Formal examples may include:

  • Generalized environmental specifications and scopes of work that may be in handbooks;
  • Requirements that the contractor sign off on having completed mitigation commitments;
  • Project tracking of the environmental commitments in the same project management platform as other design commitments;
  • Requirements of field inspections and sign-offs by DOT staff at specific stages;

Less formal examples may include:

  • Specific meetings with environmental sub-consultants on the mitigation requirements;
  • Production of and adherence to quality control plans by the prime consultant to ensure communication within the project team;
  • Ongoing training by DOT environmental staff to project engineers and construction team, including inspectors, on typical environmental commitments and what to expect;

This study should produce a compendium of all formal and less formal processes used by surveyed DOTs, best practices in standard environmental specifications (and NSSP), and suggestions for improving the overall systems for meeting environmental commitments, looking at both effectiveness and level of effort.


For the reasons stated above, a compilation of best practices for tracking environmental, commitments, including an analysis of tracking systems, would be widely applicable. A substantial portion of constructible projects have at least minor commitments. On larger projects, environmental commitments are baked into the design and construction process and are often highly visible to the public.


1. Survey State DOTs for the following but not limited to:

  • Types of commitments stated and implemented.
  • Methods and systems used and what guidance is there on it?
  • What training programs exist to teach people how to implement successful commitments?
  • How commitments are implemented and how they are checked?
  • How are commitments translated into construction contracts? What are the penalties for contractors not meeting explicit environmental commitments? How often are these enforced?
  • What methods are there for tracking project commitments from one project phase to the next?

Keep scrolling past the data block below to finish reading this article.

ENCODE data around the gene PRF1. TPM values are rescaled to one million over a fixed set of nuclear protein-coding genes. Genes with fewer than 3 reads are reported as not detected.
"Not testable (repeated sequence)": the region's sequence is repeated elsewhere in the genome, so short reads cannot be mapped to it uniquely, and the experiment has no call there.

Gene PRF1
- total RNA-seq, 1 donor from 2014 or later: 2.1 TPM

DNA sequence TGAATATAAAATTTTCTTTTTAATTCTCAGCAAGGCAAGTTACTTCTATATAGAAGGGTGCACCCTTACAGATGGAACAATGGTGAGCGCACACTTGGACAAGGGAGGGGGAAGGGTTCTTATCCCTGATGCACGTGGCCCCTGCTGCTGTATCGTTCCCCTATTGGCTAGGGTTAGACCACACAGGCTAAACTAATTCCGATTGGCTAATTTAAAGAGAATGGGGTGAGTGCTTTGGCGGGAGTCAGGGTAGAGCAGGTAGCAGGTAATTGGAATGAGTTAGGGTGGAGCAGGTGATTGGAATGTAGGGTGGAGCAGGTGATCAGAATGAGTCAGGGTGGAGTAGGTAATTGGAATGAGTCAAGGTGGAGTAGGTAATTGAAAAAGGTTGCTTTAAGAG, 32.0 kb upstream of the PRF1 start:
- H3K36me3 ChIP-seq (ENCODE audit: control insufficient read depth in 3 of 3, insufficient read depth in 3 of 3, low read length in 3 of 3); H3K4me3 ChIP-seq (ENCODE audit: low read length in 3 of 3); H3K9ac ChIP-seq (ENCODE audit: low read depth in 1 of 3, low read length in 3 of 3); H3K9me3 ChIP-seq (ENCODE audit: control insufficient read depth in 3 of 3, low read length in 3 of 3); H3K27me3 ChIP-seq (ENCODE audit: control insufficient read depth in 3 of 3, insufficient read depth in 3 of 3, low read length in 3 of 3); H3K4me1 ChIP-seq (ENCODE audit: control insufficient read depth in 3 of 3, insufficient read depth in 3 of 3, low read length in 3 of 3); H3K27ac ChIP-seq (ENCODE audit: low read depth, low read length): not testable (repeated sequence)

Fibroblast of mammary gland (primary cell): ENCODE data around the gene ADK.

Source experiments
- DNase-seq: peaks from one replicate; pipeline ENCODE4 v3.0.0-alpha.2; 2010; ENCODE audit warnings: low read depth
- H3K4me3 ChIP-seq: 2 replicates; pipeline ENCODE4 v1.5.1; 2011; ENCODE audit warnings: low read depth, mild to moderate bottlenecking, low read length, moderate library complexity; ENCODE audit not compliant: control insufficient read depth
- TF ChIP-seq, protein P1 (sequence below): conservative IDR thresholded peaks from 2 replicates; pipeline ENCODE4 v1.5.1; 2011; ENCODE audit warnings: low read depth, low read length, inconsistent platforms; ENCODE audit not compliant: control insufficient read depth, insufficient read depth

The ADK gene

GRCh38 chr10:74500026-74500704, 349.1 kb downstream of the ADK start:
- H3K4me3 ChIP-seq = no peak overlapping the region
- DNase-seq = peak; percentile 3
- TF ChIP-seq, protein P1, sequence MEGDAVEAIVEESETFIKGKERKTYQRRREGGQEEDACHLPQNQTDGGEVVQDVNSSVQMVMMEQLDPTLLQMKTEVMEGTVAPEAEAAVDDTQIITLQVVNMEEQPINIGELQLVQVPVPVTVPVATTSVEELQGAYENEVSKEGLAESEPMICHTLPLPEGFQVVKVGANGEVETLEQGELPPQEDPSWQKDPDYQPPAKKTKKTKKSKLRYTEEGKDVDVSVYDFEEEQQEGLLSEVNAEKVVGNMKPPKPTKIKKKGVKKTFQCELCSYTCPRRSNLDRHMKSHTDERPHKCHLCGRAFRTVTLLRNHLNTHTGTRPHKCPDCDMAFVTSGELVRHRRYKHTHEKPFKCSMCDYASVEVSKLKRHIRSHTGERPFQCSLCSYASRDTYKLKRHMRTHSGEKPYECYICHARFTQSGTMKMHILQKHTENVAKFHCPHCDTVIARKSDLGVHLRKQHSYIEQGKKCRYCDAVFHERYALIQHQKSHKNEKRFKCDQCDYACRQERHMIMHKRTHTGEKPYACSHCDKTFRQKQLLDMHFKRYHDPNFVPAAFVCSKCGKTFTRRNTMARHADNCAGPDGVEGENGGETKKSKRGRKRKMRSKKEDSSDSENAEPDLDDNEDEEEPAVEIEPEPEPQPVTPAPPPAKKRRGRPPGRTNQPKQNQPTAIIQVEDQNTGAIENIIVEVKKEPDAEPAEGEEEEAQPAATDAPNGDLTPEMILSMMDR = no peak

• What ways are there of tracking commitments for local or private projects when the DOT is the lead agency.
  • What other areas of transportation practice (P3s, et al) are tracking commitments, and what practices are being used?
  • What trainings or certifications are needed for different commitments to be monitored? Does the agency have a process to identify who is responsible for the commitment being completed? For archaeological or historic commitments, how are monitors selected? Do they require training if they are not part of existing DOT or FHWA archaeological/historical staff?
  • What are the staffing allocations for tracking commitments?* What tools are there for management of environmental assets that become the responsibility of the DOT for long term and/or permanent mitigation and maintenance?* Are the commitments disclosed publicly and completion tracked publicly?
  • Is there succession planning for the systems used?2. Summary of existing state of practice, including but not limited to:

  • Standard and nonstandard specification

  • Systems and methods used for tracking commitments

    1. Evaluation of the state of practice.
  • Determine the best practices.

  • Compile a compendium of cases of successful commitments.

This research would primarily be implemented by state DOT environmental programs, including cultural resources, NEPA, 4(f) and permit staff, implemented through review and adoption of research results and participation in a webinar prepared for this project. Training workshops and peer exchanges among practitioners would also be effective in implementing the identified successful practices among state DOTs.

Other organizations that might be interested in the research results and could help support implementation include:

  • Federal Highway Administration
  • Federal Transit Administration
  • Federal Railway Administration
  • Advisory Council on Historic Preservation
  • State Historic Preservation Officer
Sponsoring Committee:AME60, Historic and Archeological Preservation in Transportation
Research Period:12 - 24 months
Research Priority:High
Source Info:AME60 RNS development team
Date Posted:10/05/2021
Date Modified:10/19/2021
Index Terms:Environmental protection, Best practices, Environmental design,
Cosponsoring Committees: 
Planning and Forecasting